The optical disc 100 is then radially scanned with the laser incident to the optically writable label side 102 of the optical disc 100, from one of the edges 110 and 112 to the other edge (304). While the disc is being radially scanned, the power of the laser at which light is emitted may correspond to the power that is used when writing information to the data side 104 of the optical disc 100. The laser is scanned starting at a radius at one edge of the optical disc 100, towards a radius at the other edge of the optical disc 100.

The radius to which the laser is adjacent or incident to at a given point in time is referred to as the current radius. For example, in performing the method 300 relative to the optical disc 100 in FIG. 2A, the initial current radius corresponds to the edge 112, whereas the last current radius corresponds to the edge 110. In performing the method 300 relative to the optical disc 100 in FIG. 2B, by comparison the initial current radius corresponds to the edge 110, whereas the last current radius corresponds to the edge 112.

Although the disc is radially scanned with the laser at a sufficiently high power that would otherwise cause marks to be optically written to the current radius of the optically writable label side 102 of the optical disc 100, no such marks are optically written. No marks are optically written because the optical disc 100 is being rotated at a sufficiently high speed, so that no position of the current radius is positioned adjacent or incident to the laser for a sufficiently long time to cause a marking to be optically written to that position. At the same time, having the disc radially scanned with the laser at a higher power enables more light to be reflected from the optically writable label side 102, rendering detection of the location of the radius 206 more accurate and easier to accomplish.

The first radius at which markings have not been optically written to the optically writable label side 102 of the optical disc 100, the radius 206, is located (306). First, the reflectance of the laser at the current radius of the optical disc is detected (308). Because the optical disc 100 is being rotated sufficiently fast, the reflectance of the laser at the current radius that is detected is substantially the average reflectance of the laser over all positions of the current radius of the optical disc. It is thus noted that throughout the specification, where the term reflectance is used, in at least some embodiments this term encompasses the phrase average reflectance. In another embodiment of the invention, rotating the optical disc 100 at this sufficiently fast speed results in the reflectance that is detected being a small difference in the reflectances measured at a number of individual positions along the current radius of the disc.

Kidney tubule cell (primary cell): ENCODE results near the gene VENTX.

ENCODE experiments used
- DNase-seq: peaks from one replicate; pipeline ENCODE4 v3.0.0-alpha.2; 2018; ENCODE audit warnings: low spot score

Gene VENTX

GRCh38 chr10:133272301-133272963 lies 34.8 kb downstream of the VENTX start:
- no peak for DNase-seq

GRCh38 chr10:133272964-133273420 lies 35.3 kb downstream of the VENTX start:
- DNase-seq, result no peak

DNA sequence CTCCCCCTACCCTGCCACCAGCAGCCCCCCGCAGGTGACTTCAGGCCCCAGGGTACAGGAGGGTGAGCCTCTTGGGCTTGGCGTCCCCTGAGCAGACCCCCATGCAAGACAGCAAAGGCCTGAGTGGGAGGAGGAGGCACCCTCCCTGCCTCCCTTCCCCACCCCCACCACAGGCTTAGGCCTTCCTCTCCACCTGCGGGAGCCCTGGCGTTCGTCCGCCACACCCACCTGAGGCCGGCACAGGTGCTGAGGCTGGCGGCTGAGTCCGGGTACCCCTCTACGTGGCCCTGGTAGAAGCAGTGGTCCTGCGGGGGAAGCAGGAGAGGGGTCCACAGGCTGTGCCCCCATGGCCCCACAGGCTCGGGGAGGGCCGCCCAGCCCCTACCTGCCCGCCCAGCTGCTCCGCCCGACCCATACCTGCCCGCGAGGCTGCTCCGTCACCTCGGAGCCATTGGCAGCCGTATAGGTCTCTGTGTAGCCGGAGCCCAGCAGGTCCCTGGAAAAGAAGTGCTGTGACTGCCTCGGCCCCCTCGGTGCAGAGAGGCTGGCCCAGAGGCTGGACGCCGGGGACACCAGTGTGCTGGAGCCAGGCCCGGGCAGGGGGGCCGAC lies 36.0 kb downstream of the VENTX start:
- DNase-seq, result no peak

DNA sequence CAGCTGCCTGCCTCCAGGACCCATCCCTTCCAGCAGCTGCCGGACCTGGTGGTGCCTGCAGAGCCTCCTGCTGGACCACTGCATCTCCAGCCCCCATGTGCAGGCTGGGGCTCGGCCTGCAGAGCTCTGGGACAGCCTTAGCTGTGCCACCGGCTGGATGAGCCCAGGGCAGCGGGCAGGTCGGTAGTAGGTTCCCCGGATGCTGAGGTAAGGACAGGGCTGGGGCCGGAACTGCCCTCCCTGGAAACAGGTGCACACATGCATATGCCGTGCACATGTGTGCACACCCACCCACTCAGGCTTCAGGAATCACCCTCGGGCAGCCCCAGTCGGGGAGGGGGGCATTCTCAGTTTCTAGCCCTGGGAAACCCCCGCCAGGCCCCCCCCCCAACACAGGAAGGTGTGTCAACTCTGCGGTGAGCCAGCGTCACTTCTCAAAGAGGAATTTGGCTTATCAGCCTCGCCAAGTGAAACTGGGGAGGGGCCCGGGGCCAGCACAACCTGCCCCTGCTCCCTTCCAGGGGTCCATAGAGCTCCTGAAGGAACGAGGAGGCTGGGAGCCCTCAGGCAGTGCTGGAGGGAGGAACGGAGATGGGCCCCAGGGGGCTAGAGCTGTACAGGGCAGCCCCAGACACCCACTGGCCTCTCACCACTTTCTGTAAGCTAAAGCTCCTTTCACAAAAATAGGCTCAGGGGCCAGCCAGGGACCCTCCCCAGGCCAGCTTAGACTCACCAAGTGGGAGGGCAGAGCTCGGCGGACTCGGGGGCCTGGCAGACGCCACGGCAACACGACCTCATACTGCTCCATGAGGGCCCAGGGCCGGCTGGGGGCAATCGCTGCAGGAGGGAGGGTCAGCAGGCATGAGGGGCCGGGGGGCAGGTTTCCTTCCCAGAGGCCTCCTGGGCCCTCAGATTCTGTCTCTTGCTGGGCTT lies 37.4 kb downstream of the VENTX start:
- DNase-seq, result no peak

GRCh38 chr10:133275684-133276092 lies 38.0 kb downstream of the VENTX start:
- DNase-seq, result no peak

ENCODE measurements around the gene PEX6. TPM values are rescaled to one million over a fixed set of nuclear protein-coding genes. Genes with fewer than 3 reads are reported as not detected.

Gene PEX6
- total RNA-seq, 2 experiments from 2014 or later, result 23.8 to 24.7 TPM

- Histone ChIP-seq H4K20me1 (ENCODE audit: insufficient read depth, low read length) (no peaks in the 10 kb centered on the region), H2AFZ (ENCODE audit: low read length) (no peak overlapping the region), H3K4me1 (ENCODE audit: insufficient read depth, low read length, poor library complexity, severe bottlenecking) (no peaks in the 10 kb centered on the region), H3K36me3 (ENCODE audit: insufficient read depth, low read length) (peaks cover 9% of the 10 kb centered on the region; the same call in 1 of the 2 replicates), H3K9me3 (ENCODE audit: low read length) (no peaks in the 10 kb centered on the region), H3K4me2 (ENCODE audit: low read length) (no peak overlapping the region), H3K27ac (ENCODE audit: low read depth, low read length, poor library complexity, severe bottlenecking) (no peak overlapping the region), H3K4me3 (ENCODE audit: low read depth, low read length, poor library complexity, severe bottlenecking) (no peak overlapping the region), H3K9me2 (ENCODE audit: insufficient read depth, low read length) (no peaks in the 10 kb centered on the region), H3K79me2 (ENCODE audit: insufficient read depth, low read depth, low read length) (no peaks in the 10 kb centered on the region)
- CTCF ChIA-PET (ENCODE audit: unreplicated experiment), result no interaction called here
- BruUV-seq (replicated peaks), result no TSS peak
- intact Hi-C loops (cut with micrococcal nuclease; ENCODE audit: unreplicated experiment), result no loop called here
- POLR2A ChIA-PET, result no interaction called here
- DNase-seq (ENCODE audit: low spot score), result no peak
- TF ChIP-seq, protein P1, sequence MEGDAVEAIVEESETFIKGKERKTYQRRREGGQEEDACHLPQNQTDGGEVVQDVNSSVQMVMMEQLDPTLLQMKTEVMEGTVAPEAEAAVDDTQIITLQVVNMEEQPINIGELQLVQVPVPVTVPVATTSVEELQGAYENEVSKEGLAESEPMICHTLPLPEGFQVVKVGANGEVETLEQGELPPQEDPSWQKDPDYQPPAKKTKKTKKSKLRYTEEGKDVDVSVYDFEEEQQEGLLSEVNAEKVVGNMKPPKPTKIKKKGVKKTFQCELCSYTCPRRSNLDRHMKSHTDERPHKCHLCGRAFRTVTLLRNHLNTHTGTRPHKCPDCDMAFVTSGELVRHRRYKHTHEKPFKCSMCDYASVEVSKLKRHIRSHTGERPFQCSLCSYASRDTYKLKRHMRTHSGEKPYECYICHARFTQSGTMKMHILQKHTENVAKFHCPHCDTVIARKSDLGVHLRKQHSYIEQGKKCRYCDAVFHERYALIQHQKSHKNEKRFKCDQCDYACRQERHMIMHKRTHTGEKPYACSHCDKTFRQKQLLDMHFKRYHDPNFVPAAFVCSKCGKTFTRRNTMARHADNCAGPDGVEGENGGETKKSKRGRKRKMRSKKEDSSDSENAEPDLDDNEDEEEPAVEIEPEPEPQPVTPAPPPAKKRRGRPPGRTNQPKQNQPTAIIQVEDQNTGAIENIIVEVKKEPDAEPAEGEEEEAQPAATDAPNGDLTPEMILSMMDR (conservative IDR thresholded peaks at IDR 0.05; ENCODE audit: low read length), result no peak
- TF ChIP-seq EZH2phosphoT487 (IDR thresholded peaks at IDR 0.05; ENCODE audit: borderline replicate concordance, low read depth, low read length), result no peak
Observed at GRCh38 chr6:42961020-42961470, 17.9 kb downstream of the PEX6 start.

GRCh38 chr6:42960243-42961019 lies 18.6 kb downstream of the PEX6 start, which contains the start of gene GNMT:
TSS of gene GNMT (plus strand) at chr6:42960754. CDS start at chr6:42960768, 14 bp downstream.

The method 300 determines whether the reflectance of the laser at the current radius corresponds to markings previously written to the optically writable label side 102 of the optical disc 100 at this radius (310). Because the method 300 starts at radii within the non-optically marked portion 204 of the label side 102, location of the radius 206 is accomplished by detecting the first radius at which markings have been written, such that the radius 206 is the immediately previous radius. In FIG. 2A, such a radius is detected by scanning the laser from the outside edge 112 inward towards the inside edge 110, whereas in FIG. 2B, such a radius is detected by scanning the laser from the inside edge 110 outwards towards the outside edge 112.

Depending on the composition of the optically writable label side 102 of the optical disc 100, maximum reflectance may occur when no markings have been optically written to the label side 102 for the current radius. Therefore, if such maximum reflectance is not detected for the current radius, then this means that markings have been written to the current radius. If the maximum reflection of the optically writable label side 102 of the optical disc 100 is known, then detecting that markings have been written to the current radius can be accomplished even if the initial radius of the label side 102 that is scanned by the laser has optically written markings.